Prof. Nissim Ben-Arie
Nissim Ben-Arie has a B.Sc. in Biology and M.Sc. in Biological Chemistry (both from the Hebrew University of Jerusalem, Israel), and a Ph.D. in Molecular and Human Genetics (from the Weizmann Institute of Science, Israel). He started studying brain development as a postdoctoral fellow in the lab of Huda Zoghbi (Baylor College of Medicine, Houston, TX, USA), where he established the essential role of Math1 in neurogenesis, particularly in the cerebellum. He is currently a researcher at the Institute of Life Sciences at the Hebrew University of Jerusalem. He has served as the Head of the Teaching Program and later as the Chairman of the Department of Cell and Developmental Biology. He is currently studying the molecular and cellular mechanisms regulating the development of spinal cord and midbrain dopaminergic systems.
An organism contains a vast number of cells, which are divided into numerous cell types, each at the correct number, precise position and desired interactions with other cells. We focus on revealing the genetic regulation of fate acquisition and understanding of the multi-step process of differentiation towards the fate of choice.
During embryonic development, when a relatively-naiive mother cell divides, one of the daughter cells may become a next-generation mother cell, while its sister may undertake a differentiation path. At this point bHLH (basic Helix-Loop-Helix) transcription factors start acting, and play an essential role in guiding the multi-step process of differentiation.
Two complementing aspects are at the center of our interest: normal embryonic development and pathologies & diseases that emerge when the bHLH genes are mutated or deleted. Our research is multidisciplinary and involves mouse and human genetics, neuroscience, molecular and cellular biology, and embryology. Our model systems are the chick embryo and genetically-engineered mice.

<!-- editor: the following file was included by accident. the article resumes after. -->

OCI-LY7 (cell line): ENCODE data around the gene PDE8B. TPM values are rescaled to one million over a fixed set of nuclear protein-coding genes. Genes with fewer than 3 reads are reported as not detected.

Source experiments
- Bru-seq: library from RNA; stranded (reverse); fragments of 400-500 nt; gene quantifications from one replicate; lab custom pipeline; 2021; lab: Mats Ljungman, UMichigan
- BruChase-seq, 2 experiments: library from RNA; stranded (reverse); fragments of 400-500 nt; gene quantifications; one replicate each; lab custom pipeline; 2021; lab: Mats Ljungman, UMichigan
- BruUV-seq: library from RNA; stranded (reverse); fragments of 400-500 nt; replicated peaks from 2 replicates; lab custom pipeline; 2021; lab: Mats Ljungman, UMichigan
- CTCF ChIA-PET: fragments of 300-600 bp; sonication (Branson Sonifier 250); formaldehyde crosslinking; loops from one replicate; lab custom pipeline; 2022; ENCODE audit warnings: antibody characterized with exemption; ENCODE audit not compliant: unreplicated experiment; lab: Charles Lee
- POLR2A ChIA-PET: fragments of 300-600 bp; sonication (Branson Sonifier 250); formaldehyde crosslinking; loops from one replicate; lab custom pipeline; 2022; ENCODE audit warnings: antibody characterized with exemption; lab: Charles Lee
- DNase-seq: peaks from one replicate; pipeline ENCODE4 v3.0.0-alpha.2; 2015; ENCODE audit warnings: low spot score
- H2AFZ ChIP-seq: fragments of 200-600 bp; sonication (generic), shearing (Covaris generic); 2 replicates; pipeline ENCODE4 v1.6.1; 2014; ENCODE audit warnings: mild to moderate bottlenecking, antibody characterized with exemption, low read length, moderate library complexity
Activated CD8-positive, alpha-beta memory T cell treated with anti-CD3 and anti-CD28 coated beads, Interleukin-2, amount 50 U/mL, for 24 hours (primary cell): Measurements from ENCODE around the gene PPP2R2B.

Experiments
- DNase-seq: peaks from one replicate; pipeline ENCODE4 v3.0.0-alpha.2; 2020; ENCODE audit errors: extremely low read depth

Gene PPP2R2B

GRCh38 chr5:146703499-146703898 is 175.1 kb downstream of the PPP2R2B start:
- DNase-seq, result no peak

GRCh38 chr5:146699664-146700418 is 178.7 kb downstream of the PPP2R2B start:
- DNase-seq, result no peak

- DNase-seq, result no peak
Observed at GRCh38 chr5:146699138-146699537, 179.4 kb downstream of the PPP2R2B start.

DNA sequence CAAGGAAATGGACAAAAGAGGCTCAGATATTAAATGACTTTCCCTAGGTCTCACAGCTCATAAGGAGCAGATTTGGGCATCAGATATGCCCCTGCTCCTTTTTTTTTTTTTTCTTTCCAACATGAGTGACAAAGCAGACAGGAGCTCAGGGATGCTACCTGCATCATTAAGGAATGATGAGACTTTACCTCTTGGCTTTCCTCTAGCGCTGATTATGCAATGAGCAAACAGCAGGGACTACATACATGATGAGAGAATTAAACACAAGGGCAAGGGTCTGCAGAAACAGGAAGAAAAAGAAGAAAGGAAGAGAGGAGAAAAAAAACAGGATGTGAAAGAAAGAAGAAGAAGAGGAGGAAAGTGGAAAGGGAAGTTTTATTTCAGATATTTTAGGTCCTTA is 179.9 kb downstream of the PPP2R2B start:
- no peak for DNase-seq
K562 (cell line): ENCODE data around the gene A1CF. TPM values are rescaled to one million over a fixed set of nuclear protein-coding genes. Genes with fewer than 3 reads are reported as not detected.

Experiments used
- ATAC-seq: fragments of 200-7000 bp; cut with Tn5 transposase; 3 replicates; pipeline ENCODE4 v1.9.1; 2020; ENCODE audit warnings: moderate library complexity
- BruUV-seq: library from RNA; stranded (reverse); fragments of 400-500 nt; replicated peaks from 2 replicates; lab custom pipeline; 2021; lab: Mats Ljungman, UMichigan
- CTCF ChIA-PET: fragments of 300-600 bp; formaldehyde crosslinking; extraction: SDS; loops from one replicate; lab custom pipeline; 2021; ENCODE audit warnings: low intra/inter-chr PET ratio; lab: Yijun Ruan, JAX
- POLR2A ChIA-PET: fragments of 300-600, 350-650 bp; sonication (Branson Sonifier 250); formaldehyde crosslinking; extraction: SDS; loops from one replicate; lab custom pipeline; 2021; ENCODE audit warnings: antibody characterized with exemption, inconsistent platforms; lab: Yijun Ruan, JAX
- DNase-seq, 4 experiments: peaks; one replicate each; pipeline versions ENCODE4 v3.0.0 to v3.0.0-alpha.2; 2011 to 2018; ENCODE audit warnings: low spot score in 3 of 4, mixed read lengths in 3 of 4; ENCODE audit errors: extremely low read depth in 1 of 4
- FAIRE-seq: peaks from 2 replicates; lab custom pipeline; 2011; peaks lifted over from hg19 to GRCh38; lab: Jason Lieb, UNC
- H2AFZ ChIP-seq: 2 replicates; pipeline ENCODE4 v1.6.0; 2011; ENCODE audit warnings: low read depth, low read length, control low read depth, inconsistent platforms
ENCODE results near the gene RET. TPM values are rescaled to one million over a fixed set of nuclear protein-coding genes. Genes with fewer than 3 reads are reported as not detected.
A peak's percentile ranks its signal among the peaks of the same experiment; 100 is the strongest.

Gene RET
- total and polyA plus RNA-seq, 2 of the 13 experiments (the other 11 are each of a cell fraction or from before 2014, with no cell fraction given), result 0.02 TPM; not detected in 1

We study three bHLH transcription factors: Math1, Nato3, and Fingerin. Each factor is expressed in a distinct tissue and regulates the emergence of discrete groups of cells. Math1 is crucial for the development of granule neurons of the cerebellum and specific interneurons in the spinal cord. Abnormal expression may lead in childhood to medulloblastoma, a common tumor of the cerebellum. Nato3 regulates the differentiation of floor plate cells, a unique population of cells in the emerging spinal cord and mid-brain. When Nato3 is deleted from the mouse genome, mouse pups are born with a reduced population of dopaminergic neurons. Interestingly, these are the same neurons that degenerate in Parkinson’s disease and function abnormally in additional movement disorders.
Mansour AA, Nissim-Eliraz E, Zisman S, Golan-Lev T, Schatz O, Klar A and Ben-Arie N (2011). Foxa2 regulates the expression of Nato3 in the floor plate by a novel evolutionarily-conserved promoter. Mol. Cell. Neuroscience 46: 187-19
Nissim-Eliraz E and Ben-Arie N (2013). Nato3 integrates with the Shh-Foxa2 transcriptional network regulating the differentiation of midbrain dopaminergic neurons. J Mol. Neurosci. 51:13-27.
Mansour AA, Khazanov-Zisman S, Klar A and Ben-Arie N. (2014) Nato3 plays an integral role in dorsoventral patterning of the spinal cord by segregating floor plate/p3 fates via Nkx2.2 suppression and Foxa2 maintenance. Development 141: 574-584.
Schatz O, Langer E, and Ben-Arie N. (2014) .Gene dosage of the transcription factor Fingerin (bHLHA9) affects digit development and links syndactyly to ectrodactyly. Human Mol. Genetics 23: 5394-5401